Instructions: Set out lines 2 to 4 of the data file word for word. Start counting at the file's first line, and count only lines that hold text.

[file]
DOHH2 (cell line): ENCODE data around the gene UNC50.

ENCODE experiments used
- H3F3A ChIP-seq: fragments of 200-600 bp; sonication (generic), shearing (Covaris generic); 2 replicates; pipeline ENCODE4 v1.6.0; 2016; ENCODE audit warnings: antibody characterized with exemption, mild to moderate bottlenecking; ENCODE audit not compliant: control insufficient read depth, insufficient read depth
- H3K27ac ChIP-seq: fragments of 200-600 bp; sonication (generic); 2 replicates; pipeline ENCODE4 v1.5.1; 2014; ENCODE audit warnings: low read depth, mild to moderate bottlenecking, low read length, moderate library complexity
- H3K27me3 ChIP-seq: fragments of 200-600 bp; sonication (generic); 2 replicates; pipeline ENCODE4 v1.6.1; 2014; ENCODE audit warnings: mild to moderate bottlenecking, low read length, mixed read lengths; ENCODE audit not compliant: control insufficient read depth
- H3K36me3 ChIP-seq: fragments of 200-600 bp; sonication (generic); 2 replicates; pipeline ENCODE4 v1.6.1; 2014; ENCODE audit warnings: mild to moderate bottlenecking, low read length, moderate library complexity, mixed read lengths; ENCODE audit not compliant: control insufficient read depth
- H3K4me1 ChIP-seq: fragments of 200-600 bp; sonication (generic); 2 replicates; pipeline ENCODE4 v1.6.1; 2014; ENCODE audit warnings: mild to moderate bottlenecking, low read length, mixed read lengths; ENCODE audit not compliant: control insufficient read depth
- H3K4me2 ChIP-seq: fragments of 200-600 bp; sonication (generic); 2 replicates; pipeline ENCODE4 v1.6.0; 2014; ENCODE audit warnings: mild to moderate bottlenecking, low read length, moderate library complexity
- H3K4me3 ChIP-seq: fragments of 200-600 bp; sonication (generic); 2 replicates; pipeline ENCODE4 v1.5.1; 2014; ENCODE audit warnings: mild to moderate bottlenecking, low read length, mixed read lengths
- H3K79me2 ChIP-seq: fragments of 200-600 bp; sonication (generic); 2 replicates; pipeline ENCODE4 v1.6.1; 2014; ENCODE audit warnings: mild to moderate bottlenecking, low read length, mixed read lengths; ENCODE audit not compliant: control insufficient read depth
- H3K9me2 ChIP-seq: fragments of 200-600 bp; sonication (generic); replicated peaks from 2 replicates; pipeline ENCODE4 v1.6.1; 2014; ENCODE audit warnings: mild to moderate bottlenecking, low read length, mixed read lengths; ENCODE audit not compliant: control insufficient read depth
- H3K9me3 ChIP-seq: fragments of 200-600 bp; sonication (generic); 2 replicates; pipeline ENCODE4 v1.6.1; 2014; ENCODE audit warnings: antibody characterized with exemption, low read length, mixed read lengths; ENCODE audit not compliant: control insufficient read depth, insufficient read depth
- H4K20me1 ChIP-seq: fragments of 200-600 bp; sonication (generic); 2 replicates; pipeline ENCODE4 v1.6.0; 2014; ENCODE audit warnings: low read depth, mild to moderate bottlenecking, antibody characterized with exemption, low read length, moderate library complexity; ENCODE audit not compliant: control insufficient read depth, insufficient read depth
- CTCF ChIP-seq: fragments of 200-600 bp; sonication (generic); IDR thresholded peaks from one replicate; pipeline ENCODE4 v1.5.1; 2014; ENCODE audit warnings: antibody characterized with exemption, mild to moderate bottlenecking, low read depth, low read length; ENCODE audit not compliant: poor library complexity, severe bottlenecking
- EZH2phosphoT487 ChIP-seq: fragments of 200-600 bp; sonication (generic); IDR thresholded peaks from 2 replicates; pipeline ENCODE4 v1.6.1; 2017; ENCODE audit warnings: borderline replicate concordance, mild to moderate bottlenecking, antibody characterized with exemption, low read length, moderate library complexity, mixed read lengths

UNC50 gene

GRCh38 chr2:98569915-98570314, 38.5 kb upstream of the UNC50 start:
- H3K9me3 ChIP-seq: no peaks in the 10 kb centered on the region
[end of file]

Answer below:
ENCODE experiments used
- H3F3A ChIP-seq: fragments of 200-600 bp; sonication (generic), shearing (Covaris generic); 2 replicates; pipeline ENCODE4 v1.6.0; 2016; ENCODE audit warnings: antibody characterized with exemption, mild to moderate bottlenecking; ENCODE audit not compliant: control insufficient read depth, insufficient read depth
- H3K27ac ChIP-seq: fragments of 200-600 bp; sonication (generic); 2 replicates; pipeline ENCODE4 v1.5.1; 2014; ENCODE audit warnings: low read depth, mild to moderate bottlenecking, low read length, moderate library complexity